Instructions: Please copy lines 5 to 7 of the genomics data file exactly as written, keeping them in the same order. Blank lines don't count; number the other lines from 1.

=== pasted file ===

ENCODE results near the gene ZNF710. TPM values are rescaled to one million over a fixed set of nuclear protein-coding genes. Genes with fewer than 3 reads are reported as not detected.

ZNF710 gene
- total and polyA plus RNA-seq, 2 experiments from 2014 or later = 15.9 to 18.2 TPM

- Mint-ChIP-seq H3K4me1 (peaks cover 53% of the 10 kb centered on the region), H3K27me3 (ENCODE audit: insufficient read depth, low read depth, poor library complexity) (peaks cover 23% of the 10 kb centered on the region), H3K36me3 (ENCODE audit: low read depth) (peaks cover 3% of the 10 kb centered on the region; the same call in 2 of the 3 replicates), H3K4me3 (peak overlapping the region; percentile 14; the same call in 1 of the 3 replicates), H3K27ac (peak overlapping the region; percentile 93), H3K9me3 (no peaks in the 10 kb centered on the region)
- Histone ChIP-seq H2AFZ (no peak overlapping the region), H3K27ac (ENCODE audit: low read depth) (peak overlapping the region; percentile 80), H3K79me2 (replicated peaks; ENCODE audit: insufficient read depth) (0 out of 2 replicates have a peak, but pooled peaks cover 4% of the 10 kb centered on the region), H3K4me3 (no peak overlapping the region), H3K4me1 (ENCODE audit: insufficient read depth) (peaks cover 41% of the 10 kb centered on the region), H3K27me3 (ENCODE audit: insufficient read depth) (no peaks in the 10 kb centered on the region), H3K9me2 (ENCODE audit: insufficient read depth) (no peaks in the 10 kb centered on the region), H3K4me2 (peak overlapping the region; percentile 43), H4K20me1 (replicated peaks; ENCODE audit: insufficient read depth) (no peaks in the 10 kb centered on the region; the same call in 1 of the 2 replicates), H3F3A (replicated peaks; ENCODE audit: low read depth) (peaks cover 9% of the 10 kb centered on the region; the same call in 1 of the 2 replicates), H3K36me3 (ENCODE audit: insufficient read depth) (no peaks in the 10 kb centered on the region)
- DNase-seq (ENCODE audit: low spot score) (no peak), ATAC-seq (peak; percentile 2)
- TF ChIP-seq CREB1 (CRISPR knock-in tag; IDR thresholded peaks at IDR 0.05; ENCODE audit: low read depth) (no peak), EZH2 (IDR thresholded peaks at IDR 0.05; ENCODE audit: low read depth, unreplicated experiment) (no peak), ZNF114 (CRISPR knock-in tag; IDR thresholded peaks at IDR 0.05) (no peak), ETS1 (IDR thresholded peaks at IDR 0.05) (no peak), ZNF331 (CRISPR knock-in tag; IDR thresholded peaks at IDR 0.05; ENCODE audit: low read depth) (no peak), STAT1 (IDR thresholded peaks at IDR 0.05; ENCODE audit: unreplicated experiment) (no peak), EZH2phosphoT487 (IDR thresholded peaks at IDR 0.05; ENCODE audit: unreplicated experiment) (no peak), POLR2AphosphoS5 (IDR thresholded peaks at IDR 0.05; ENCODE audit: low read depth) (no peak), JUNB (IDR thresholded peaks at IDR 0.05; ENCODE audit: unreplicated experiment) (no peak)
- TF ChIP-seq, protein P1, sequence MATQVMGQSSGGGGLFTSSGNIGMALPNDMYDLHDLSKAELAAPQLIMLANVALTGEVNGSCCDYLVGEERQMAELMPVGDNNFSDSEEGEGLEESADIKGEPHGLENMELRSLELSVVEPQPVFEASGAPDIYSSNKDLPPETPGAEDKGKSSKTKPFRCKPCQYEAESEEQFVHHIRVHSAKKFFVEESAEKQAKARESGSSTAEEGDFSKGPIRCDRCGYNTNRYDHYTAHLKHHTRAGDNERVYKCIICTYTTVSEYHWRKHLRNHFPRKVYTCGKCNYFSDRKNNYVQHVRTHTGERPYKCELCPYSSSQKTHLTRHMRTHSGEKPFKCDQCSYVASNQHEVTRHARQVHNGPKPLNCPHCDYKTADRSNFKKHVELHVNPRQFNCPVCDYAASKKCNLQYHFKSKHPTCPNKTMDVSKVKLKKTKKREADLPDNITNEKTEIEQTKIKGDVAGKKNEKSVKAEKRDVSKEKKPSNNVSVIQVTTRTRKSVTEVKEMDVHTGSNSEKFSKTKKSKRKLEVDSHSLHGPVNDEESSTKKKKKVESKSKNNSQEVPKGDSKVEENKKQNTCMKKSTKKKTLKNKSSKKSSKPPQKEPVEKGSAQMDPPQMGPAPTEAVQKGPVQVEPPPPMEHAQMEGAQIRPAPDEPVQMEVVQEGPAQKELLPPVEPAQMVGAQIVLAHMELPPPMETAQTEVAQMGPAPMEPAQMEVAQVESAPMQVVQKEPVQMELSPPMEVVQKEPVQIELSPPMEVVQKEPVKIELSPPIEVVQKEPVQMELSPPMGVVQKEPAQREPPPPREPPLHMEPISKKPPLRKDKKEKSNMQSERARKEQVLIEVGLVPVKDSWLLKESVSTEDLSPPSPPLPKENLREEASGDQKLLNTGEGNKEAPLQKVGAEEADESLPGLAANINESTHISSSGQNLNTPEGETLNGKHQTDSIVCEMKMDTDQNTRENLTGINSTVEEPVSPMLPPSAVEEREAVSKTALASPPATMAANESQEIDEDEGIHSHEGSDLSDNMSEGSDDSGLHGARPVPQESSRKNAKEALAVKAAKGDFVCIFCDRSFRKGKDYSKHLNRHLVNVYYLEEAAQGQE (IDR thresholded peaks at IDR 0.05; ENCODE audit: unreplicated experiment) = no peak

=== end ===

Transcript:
- Histone ChIP-seq H2AFZ (no peak overlapping the region), H3K27ac (ENCODE audit: low read depth) (peak overlapping the region; percentile 80), H3K79me2 (replicated peaks; ENCODE audit: insufficient read depth) (0 out of 2 replicates have a peak, but pooled peaks cover 4% of the 10 kb centered on the region), H3K4me3 (no peak overlapping the region), H3K4me1 (ENCODE audit: insufficient read depth) (peaks cover 41% of the 10 kb centered on the region), H3K27me3 (ENCODE audit: insufficient read depth) (no peaks in the 10 kb centered on the region), H3K9me2 (ENCODE audit: insufficient read depth) (no peaks in the 10 kb centered on the region), H3K4me2 (peak overlapping the region; percentile 43), H4K20me1 (replicated peaks; ENCODE audit: insufficient read depth) (no peaks in the 10 kb centered on the region; the same call in 1 of the 2 replicates), H3F3A (replicated peaks; ENCODE audit: low read depth) (peaks cover 9% of the 10 kb centered on the region; the same call in 1 of the 2 replicates), H3K36me3 (ENCODE audit: insufficient read depth) (no peaks in the 10 kb centered on the region)
- DNase-seq (ENCODE audit: low spot score) (no peak), ATAC-seq (peak; percentile 2)
- TF ChIP-seq CREB1 (CRISPR knock-in tag; IDR thresholded peaks at IDR 0.05; ENCODE audit: low read depth) (no peak), EZH2 (IDR thresholded peaks at IDR 0.05; ENCODE audit: low read depth, unreplicated experiment) (no peak), ZNF114 (CRISPR knock-in tag; IDR thresholded peaks at IDR 0.05) (no peak), ETS1 (IDR thresholded peaks at IDR 0.05) (no peak), ZNF331 (CRISPR knock-in tag; IDR thresholded peaks at IDR 0.05; ENCODE audit: low read depth) (no peak), STAT1 (IDR thresholded peaks at IDR 0.05; ENCODE audit: unreplicated experiment) (no peak), EZH2phosphoT487 (IDR thresholded peaks at IDR 0.05; ENCODE audit: unreplicated experiment) (no peak), POLR2AphosphoS5 (IDR thresholded peaks at IDR 0.05; ENCODE audit: low read depth) (no peak), JUNB (IDR thresholded peaks at IDR 0.05; ENCODE audit: unreplicated experiment) (no peak)